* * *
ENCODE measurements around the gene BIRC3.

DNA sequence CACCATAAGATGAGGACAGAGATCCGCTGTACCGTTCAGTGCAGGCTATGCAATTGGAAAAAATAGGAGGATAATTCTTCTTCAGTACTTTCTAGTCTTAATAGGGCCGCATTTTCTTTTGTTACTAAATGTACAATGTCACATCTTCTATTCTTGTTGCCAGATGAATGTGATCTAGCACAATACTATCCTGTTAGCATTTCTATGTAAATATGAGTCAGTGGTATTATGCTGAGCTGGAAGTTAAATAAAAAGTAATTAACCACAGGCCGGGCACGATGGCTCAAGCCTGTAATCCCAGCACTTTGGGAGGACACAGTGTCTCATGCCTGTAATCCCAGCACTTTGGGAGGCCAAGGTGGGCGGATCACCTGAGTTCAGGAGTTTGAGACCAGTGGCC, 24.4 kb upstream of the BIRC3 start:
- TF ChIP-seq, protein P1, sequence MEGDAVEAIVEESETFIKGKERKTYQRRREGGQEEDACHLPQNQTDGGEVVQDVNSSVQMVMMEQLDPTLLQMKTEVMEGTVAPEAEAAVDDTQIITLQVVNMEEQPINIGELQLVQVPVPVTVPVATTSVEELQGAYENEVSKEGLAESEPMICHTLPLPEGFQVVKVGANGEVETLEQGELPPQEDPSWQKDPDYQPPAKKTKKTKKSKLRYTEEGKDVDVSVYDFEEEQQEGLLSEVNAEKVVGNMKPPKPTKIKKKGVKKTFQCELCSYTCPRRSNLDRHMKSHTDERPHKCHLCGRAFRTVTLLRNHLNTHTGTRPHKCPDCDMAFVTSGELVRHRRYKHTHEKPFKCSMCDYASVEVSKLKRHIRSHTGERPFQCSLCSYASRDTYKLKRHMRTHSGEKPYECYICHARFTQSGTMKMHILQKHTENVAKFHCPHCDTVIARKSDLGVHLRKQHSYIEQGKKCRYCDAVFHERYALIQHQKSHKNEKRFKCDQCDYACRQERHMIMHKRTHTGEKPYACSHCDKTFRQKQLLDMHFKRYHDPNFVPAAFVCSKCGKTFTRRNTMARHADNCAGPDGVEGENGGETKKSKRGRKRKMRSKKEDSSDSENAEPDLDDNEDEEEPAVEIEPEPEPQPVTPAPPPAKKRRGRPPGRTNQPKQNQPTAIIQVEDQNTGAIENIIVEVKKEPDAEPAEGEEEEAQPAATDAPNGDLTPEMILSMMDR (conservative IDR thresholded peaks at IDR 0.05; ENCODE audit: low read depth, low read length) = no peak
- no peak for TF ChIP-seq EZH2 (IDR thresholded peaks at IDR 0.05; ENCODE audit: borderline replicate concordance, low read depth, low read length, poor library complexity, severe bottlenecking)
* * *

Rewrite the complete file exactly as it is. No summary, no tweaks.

ENCODE measurements around the gene BIRC3.

DNA sequence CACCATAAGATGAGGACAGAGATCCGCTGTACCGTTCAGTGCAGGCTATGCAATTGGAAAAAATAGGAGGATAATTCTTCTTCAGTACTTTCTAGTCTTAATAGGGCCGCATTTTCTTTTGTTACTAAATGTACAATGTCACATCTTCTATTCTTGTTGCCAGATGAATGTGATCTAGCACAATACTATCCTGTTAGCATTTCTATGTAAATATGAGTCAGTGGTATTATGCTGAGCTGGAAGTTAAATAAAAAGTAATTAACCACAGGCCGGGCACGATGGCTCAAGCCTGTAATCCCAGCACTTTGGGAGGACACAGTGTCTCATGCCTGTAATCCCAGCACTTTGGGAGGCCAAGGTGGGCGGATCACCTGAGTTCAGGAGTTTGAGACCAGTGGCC, 24.4 kb upstream of the BIRC3 start:
- TF ChIP-seq, protein P1, sequence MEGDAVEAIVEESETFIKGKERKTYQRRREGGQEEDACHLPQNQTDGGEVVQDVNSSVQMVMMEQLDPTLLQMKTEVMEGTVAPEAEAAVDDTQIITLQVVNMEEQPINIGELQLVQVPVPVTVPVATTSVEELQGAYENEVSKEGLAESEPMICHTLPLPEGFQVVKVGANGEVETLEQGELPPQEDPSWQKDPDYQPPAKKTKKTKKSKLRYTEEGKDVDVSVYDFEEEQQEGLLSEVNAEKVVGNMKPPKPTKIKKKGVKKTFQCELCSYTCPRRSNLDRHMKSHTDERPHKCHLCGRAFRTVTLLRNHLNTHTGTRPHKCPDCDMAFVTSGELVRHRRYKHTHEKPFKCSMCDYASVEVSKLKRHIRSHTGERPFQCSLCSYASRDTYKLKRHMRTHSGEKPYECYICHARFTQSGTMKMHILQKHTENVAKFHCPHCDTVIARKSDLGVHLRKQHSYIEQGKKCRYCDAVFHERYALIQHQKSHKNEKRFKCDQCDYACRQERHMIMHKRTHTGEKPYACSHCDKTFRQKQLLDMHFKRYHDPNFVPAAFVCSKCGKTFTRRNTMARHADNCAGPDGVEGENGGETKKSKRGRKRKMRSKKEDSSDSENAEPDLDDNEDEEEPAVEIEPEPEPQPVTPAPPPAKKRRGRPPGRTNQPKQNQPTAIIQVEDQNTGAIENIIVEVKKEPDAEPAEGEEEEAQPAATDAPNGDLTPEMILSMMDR (conservative IDR thresholded peaks at IDR 0.05; ENCODE audit: low read depth, low read length) = no peak
- no peak for TF ChIP-seq EZH2 (IDR thresholded peaks at IDR 0.05; ENCODE audit: borderline replicate concordance, low read depth, low read length, poor library complexity, severe bottlenecking)